• Consider visiting in the off season when destinations are less crowded
  • Pack your own toiletries in reusable/refillable containers and avoid using hotel toiletries
  • Use eco-friendly toiletries (zero waste, natural ingredients)
  • Bring your reusable water bottle, mug and your own neck pillow
  • Wear layers on the plane so you don’t use the blankets
  • Bring your own headphones
  • Pack snacks for all means of travel
  • Decline the cup and sip out of the can when offered a drink
  • When offered water on the flight, request a refill for your water bottle
  • Consider donating to a Carbon Offset Program or non-profit like One Tree Planted.

In destination

  • Seek eco-friendly hotels and family run BnBs
  • Use public transportation, bike or walk in your destination
  • Minimize towels used and opt for keeping your sheets for the duration of your stay
  • Don’t use hotel slippers
  • Carry In/Carry Out + Leave no trace when spending time outdoors (hiking, camping, etc)
  • Use reef safe sunscreen and non-toxic bug spray (good for you and the environment)
  • Avoid aerosol sprays like dry shampoo when preserving your hair, opt for a paste or powder instead
  • Stay on marked trails and paths, respect no entry signs
  • AVOID any ‘attraction’ featuring animals/animal tourism (attractions where you pay to ride elephants, pet tigers or interact with other wild animals). Instead, seek legitimate sanctuaries in your destination
  • Be conscious of your waste in the country or destination you’re visiting and how it impacts the community you are visiting
  • Keep recycling if using single use plastics
  • Keep a low waste/zero waste mindset (ie. not ordering more food than you need, being mindful of takeaway containers etc.)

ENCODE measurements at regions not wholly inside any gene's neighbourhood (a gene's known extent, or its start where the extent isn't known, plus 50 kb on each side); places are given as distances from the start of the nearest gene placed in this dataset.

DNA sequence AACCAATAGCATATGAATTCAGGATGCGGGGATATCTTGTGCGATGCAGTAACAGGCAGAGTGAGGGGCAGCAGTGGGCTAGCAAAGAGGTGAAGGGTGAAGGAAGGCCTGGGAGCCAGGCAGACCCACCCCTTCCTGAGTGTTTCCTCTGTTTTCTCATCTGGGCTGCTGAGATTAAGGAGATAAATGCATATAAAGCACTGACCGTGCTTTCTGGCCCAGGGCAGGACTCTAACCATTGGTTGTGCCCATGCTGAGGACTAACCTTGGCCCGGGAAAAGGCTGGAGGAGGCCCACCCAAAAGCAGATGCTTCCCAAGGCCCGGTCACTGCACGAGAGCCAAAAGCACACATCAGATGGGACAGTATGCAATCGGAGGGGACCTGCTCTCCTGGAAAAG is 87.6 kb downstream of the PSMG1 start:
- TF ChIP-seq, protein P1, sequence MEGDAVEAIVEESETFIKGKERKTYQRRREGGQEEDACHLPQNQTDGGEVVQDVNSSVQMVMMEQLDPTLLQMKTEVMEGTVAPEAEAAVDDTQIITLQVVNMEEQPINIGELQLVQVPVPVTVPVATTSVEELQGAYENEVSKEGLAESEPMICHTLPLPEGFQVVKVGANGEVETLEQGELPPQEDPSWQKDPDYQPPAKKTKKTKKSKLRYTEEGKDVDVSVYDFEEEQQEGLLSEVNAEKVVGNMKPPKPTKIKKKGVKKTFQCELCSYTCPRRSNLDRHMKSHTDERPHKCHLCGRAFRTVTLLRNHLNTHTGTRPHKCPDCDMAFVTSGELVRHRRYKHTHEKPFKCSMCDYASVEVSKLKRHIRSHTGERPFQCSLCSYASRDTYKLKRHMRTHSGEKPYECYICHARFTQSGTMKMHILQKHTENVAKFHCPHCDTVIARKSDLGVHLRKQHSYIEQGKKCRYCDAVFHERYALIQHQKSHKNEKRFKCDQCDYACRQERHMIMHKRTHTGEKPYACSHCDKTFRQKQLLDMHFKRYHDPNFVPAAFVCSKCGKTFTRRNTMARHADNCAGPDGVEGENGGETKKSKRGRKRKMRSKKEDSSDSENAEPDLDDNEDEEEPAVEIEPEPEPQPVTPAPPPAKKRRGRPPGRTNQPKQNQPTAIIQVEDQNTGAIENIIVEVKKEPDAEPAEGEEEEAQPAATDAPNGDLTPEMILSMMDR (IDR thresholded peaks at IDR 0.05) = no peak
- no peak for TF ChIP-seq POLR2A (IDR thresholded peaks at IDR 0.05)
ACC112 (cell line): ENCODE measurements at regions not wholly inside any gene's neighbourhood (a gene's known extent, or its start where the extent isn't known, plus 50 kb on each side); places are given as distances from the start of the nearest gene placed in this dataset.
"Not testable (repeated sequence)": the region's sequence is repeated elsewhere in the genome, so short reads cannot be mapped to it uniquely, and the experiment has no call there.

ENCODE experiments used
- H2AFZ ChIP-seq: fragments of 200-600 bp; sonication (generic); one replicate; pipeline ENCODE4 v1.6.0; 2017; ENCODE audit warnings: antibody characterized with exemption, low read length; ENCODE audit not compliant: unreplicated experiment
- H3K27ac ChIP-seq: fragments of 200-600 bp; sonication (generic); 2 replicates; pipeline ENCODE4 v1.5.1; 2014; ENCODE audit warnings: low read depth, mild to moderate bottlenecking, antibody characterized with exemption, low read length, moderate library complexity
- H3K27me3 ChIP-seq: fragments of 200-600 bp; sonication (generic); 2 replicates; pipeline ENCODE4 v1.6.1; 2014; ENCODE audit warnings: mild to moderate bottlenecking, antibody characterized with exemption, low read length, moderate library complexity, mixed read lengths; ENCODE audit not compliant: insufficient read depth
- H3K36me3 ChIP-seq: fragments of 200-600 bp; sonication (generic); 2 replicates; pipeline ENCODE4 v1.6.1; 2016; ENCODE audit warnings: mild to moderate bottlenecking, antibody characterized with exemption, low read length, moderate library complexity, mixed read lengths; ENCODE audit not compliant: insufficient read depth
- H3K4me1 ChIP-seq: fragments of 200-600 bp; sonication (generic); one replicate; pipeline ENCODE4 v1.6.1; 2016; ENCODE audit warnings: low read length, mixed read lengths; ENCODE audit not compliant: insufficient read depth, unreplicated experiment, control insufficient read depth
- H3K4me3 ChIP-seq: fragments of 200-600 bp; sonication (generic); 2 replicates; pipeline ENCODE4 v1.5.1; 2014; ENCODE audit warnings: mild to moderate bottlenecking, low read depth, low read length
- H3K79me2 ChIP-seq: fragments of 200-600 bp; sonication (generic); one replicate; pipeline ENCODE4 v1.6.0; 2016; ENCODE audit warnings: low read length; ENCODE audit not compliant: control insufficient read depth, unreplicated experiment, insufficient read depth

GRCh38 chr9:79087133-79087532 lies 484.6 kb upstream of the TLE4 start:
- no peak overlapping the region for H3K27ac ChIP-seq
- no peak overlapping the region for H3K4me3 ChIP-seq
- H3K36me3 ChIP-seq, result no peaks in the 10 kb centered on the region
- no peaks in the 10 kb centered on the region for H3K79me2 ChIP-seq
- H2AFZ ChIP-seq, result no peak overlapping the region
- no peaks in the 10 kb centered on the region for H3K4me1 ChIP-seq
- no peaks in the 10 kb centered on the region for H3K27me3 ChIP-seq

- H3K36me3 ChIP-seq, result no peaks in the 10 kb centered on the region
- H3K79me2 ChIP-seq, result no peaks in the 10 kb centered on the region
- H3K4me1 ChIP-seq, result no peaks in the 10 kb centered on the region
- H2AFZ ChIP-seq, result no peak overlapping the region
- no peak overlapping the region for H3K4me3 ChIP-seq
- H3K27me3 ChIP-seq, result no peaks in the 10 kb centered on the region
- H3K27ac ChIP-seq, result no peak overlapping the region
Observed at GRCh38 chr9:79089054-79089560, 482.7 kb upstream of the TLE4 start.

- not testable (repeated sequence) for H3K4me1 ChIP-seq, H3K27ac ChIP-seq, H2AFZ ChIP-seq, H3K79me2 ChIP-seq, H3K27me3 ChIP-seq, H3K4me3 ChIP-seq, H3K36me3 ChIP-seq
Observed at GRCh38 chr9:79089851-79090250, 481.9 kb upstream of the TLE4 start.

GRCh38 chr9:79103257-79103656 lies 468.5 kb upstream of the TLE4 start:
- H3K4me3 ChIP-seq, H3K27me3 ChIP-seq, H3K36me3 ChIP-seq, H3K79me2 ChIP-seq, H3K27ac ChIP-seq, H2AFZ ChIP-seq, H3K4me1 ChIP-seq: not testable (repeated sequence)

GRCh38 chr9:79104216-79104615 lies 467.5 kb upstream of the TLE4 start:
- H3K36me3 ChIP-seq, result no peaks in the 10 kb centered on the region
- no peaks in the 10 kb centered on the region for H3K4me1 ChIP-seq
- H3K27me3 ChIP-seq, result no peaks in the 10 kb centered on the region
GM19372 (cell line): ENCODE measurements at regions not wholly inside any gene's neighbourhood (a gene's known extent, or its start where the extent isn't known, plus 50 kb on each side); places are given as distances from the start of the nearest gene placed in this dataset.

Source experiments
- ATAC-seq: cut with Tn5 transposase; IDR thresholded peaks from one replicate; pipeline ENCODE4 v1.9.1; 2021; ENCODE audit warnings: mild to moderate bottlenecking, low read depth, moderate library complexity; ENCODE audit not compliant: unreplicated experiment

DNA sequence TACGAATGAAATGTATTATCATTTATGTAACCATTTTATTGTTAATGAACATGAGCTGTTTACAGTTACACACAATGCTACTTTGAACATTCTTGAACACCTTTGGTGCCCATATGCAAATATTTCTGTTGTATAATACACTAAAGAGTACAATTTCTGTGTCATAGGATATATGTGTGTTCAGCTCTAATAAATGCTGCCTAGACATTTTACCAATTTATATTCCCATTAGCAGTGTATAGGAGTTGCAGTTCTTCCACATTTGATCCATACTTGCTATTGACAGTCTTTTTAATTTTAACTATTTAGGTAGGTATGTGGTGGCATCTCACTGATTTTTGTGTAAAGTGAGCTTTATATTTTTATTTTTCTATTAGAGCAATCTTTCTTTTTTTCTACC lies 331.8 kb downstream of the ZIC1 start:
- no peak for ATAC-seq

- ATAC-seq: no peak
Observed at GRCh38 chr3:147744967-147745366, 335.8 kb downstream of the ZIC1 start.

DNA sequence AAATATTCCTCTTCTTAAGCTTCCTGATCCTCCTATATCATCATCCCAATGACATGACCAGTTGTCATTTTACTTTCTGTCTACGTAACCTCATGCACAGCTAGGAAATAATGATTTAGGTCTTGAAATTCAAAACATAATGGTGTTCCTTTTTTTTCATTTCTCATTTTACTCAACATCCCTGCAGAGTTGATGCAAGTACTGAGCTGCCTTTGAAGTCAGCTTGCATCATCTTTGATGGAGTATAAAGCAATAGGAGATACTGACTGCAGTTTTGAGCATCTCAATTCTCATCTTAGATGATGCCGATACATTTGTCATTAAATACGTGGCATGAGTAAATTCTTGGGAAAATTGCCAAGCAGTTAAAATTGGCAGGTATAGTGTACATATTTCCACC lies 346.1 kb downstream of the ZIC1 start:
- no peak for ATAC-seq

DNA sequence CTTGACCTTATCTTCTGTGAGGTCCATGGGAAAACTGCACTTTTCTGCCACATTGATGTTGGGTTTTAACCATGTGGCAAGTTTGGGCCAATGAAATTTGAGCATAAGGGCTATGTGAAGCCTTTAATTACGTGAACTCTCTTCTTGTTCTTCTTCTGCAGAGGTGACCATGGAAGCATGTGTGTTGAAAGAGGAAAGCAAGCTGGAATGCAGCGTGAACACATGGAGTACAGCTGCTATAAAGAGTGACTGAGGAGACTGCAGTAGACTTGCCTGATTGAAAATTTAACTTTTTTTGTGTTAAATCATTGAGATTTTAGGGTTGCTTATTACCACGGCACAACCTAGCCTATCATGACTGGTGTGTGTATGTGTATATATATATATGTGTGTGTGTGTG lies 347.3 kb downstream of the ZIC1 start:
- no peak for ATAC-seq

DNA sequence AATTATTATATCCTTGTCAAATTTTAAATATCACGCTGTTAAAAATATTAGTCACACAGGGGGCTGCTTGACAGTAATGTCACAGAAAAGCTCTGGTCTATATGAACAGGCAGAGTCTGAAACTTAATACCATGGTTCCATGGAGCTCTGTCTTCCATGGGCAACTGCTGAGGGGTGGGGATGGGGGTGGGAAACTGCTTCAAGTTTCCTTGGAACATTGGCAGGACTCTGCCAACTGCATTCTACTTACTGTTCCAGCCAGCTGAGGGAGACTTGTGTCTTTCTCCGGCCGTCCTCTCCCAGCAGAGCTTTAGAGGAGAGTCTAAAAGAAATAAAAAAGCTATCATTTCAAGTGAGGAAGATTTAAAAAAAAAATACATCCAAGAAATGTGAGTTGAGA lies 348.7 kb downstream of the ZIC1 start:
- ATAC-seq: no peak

yoga teacher training

Responsible Cultural Tourism

Here are a few ways to preserve, protect and help the cultures you experience.

Before Arrival

  • Consider living like a local for all of or a duration of your trip
  • Learn part of the language in the destination you’re visiting, a simple ‘thank you’ in the native language goes a long way
  • Understand the cultural differences in the destination you are visiting vs. where you’re coming from (ie. covering knees or shoulders when entering a temple etc.)
  • Understand gestures
  • Get involved with non-profits like Pack For A Purpose who help the communities you visit through donating essential supplies brought with you from home.

Arrived

  • Ask for consent before taking any photos of people or children
  • Respect rules at temples or other sacred places
  • Shop and support local businesses and restaurants and avoid chains
  • Hire local guides and tour operators- often these are premium services but typically means employees are paid well
  • Try local cuisine and/or take a cooking class or other workshop like a language class
  • Buy souvenirs from local artisans and don’t over bargain- in many cases selling these goods to tourists is the locals livable income
  • Shop at local markets for snacks
  • Volunteer at local non-profits
  • Visit museums and galleries that showcase local artists
  • Travel off the beaten path- don’t explore only the places you see on Instagram

Mindful travel. Ethical travel. Sustainable travel. These are more than buzzwords. These are the ways in which we must travel. The point here is not to oversimplify the very large issue at hand, it is to provide you with a means for traveling more ethically. How do you travel mindfully? Ethically? Sustainably?

SAVE FOR LATER